Saturday, March 14 — 11 p.m.

We won 72-49 and are headed to state for the sixth straight year! People asked me all night if this ever gets old — it doesn’t. I am so proud of the way my guys played this weekend. We are executing very well right now. This win was an entire team effort and a great performance by the starters and the guys coming off the bench. The team and coaches cut down the nets once again and Drew was able to climb up the ladder with his Dad. I hope he will remember these moments. I hope to sleep a little tonight despite the adrenaline pumping through me; I know how busy, tiring and fun the next week will be.

Sunday, March 15 — 6:45 a.m.

Memorial will face Germantown in the quarterfinals on Thursday night. I am going to start working on our scout. At 11 o’clock, I am meeting Coach ‘X’ at Perkins to receive some tape and discuss teams in the field. Then I’m off to update our stats for the state tournament program and meet with my coaching staff to discuss logistics for the upcoming week. I am hoping to get home and spend some time with Emma and Drew — it is supposed to be a really nice weather day. Right now, the biggest non-basketball issue is people wanting to know how to get tickets to the game. Luckily, Brett Wheeler, one of my freshman coaches, orchestrates tickets with the players, parents and coaches.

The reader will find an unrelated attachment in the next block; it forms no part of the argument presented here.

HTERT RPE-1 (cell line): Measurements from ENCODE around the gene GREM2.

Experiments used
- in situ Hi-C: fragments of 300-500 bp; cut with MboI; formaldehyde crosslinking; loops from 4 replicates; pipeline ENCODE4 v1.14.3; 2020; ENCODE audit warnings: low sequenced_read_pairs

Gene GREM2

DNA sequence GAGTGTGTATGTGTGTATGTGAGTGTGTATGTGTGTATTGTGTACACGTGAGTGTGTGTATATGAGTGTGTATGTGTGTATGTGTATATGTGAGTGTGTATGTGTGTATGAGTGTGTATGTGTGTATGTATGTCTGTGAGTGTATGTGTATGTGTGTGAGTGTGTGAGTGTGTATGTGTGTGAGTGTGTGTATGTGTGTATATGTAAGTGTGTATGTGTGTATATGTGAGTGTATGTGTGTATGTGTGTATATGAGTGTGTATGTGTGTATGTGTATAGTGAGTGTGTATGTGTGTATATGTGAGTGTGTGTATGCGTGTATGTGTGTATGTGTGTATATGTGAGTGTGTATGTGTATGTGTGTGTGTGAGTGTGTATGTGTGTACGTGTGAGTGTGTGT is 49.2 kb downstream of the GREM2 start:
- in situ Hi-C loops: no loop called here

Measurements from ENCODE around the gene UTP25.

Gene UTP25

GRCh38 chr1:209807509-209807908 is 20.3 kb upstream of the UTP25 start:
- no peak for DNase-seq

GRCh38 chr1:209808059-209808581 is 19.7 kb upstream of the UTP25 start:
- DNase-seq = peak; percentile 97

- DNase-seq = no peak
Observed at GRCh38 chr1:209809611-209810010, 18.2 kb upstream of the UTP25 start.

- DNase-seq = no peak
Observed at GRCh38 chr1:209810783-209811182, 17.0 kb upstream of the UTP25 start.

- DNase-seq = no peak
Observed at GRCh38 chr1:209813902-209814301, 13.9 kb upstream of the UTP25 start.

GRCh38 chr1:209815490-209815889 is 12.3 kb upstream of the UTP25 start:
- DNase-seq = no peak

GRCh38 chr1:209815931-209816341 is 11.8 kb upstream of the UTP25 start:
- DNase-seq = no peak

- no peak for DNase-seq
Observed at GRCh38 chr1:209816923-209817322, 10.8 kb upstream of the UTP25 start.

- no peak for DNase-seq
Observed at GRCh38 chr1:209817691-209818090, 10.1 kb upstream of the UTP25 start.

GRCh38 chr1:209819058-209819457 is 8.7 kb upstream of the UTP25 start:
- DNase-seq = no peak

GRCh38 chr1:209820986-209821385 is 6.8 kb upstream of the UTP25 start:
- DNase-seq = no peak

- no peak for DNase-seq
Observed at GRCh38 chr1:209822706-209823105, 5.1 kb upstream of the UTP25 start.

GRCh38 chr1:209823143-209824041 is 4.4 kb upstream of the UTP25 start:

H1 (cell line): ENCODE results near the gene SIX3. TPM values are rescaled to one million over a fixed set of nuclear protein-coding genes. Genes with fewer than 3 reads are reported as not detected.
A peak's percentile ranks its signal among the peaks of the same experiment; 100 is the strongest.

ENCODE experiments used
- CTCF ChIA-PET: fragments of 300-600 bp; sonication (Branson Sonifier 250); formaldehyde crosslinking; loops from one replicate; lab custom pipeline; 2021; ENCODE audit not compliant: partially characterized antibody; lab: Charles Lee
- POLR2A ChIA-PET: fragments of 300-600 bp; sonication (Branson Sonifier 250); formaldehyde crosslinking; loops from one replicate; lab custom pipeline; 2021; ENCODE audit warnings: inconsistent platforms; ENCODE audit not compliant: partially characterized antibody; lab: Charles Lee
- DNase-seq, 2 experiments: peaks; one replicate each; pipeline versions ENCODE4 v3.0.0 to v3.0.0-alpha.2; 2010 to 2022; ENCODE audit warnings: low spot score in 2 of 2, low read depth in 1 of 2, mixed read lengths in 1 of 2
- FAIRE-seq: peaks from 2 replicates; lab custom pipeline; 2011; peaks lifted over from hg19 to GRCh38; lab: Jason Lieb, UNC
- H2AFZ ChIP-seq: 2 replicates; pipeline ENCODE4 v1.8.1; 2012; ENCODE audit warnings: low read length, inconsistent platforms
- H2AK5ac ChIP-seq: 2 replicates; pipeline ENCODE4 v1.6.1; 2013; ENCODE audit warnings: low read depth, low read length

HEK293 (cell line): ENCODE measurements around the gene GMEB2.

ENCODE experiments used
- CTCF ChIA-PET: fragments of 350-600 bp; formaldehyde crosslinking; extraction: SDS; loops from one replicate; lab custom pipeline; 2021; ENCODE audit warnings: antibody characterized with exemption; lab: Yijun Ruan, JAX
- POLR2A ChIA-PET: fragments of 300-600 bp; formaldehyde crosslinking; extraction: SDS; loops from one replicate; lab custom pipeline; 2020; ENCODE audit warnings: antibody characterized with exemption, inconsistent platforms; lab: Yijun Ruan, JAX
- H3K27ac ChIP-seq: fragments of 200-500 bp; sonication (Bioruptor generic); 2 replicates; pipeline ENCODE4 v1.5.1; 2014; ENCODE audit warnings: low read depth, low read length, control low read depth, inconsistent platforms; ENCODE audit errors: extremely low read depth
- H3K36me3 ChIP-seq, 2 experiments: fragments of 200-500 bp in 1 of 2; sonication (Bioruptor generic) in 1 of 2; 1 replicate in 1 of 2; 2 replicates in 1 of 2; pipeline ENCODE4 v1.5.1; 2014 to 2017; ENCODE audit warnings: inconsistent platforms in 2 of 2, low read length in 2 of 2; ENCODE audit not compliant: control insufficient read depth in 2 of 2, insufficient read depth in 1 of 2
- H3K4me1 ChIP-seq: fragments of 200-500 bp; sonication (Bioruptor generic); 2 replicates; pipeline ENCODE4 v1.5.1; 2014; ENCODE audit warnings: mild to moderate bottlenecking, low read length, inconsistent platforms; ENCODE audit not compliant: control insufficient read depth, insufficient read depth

Sunday, March 15 — 9:30 p.m.

I just returned from our team dinner and doing my statewide media phone call. I hope to be in bed early tonight, but have to watch some more Germantown tape; this is a week of very little sleep for my coaching staff and myself. But going for the gold never gets old. On a side note, I am happy and proud to have three former players heading into the NCAA tournament this week. All three of Memorial’s “Mr. Basketball” winners are playing: Michael Nelson, Wesley Matthews and Keaton Nankivil.